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by Kenneth Oppel

Kenneth Oppel’s first bat fantasy, Silverwing, ends with an explicit sequel teaser: “Within two sunsets he’d be starting on another journey, and maybe the greatest of all.” The book ends there but not the story. In an appended author’s note Oppel writes about his fascination with the lives of bats. In this note he puts himself firmly in the august tradition of realistic animal story, a genre invented by Canadian Ernest Thompson Seton and Charles G.D. Roberts, a genre that springs from a naturalist’s curiosity.

In Sunwing, Oppel admirably fulfills his promise of a sequel. The greatest journey of all is the journey of a young bat, Shade, to find his long-lost father. On the course of this journey, other themes and plot strands from the first book are picked up and embroidered. The enmity between bats and owls gets more and more intense. The mysterious “human building” becomes more and more ominous. The function of the metal bands that some bats wear is revealed to be even more complicated than expected. The love interest gets sticky as Chinook becomes Shade’s rival for the affections of Marina. And Goth, the vicious flesh-eating thug bat, arrives back on the scene. By the halfway point, what with live sacrifice, a religious war, evil scientists, bat visionaries, torture, an alliance with the rats, and a sort of existentialist crisis for Shade, things are very knotty indeed. But by book’s end, in a tour de force of clever plotting, all is resolved. A peace accord is achieved between owls and bats, the intent of the evil military scientists to equip bats with explosive devices is revealed and they are vanquished, Shade’s father is found and rescued, and Shade gets the girl. (Did we ever doubt it? Chinook is a hunk but … like … unevolved.)

In plot and characters Sunwing is closely linked to Silverwing but it has a different flavour. Although details of realistic bat life such as echo location still form elements of the plot, the shape of the story is much more that of a roustabout action adventure. The pace is hectic, the villains are dastardly, and the narrative style is that of a series of extremely visual scenes. Oppel has floated free of the conventions of the realistic animal story and invented something new. One influence is certainly that of the animated cartoon. In the final pages there is a scene where the rats and the owls arrive in the hall of sacrifice. “Owls. They exploded through the opening in a thunderclap of feathered wings, and Shade saw Orestes in the forefront, his fierce eyes and beak flashing. Then, from the circular portal, long vines and creepers sprang over the rim, unfurling into the chamber, and running down the length of each, even as it unrolled, was a rat. He saw Cortez among them as they leaped to the walls, the floor, the backs of surprised cannibal bats, sinking their teeth deep.” This is a terrific bit of visual scene-setting. It is the turning point in the action and you can almost hear the swelling background music.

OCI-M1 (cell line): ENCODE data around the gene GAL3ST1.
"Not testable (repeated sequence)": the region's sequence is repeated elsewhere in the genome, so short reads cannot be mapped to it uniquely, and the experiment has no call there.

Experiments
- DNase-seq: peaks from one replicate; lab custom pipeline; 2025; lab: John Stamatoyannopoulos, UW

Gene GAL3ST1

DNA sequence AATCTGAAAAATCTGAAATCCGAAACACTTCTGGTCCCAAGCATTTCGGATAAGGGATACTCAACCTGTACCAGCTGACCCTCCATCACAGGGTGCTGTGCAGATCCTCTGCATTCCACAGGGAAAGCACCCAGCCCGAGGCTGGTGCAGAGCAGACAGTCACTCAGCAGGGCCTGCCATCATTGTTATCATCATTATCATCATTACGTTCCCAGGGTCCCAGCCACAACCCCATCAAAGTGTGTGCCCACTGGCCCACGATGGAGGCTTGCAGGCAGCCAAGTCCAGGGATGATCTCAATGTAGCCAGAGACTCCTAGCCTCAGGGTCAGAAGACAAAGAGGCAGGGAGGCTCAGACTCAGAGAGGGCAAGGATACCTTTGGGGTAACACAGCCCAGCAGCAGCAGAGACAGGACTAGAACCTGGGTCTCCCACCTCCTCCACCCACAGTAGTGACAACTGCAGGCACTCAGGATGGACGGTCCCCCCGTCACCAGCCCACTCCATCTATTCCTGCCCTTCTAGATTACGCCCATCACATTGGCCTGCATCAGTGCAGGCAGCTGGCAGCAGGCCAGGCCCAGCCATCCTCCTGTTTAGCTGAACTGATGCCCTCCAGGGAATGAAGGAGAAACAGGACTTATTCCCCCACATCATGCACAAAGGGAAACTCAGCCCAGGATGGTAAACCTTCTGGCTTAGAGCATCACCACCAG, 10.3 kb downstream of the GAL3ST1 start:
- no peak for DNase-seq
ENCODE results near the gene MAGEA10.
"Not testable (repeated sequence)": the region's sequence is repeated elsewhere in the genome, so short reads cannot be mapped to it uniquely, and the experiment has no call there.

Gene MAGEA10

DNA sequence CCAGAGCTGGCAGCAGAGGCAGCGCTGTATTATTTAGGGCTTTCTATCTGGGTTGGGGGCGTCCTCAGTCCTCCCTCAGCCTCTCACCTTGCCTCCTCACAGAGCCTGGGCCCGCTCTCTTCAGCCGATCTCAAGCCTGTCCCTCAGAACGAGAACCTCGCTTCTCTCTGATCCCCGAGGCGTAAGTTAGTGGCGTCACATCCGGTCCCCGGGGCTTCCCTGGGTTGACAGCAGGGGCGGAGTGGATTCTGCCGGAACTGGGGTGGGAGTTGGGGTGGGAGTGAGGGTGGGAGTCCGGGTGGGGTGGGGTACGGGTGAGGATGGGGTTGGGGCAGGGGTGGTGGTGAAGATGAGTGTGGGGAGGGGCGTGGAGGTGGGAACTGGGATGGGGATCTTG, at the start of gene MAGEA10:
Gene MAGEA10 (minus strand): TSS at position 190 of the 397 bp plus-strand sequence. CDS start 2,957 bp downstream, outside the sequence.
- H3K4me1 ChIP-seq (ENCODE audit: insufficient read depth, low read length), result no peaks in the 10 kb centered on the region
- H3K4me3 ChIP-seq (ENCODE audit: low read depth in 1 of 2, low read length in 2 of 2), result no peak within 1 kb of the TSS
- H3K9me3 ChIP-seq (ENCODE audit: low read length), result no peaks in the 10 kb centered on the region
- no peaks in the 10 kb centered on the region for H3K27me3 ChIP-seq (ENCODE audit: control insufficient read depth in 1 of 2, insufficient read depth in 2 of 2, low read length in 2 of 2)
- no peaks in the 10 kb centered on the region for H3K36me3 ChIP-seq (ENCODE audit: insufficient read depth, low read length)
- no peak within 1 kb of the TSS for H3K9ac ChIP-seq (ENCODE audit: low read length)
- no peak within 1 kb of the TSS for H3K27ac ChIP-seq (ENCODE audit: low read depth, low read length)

Sunwing also exhibits a very different set of values from the earlier animal adventures. In Seton and Roberts the lone wolf was a lone wolf, and nobility lay in a stiff upper lip, few words, and blood in the snow. Shade is a hero and he exhibits the heroic values of bravery, loyalty, and toughness, but the real heroism lies in community and co-operation. Bats are communal animals and even the rebel must act in concert to succeed. The alliance between bats, rats, and owls is essential to their survival. This could be corny, but it isn’t. Is consensus incompatible with grandeur? Not in the world of Shade and his fellows. Shade is also a talker, full of chat and repartee, and given to such bat colloquialisms as “now that really spiked his fur up.”

Will there be a third bat volume? The neatly knitted-in conclusion suggests not. Shade is now going to settle down with Marina in Tree Haven and probably grow to a garrulous old age, telling his stories to the echo chamber where they will live for generations. Short of drawing room comedy, it is hard to see where Oppel could go. On the other hand, nowhere in the action-packed end of Sunwing does it ever say conclusively that Goth is dead. True, he got blown up, but readers of the earlier volume, in which Goth survived being fried by lightning, will know not to trust that. And I would quite like to see more of him. He seemed to be taking on the identity of a fundamentalist fanatic in his final scenes, and this suggests a possibility of political satire, which is another whole animal story tradition to investigate.

Sunwing is a book of big effects, and if someone had told me in advance that I would enjoy a book that contained the line “You stopped me from killing the sun, but I will still eat your beating heart,” I would have been dubious. (You can almost hear the Transylvanian accent.) But I’m a convert. And, of course, most of the potential readers will need no conversion to a world of the royal family Vampyrum Spectrum and the rapacious god Zotz. This book is a natural for the on-screen generation.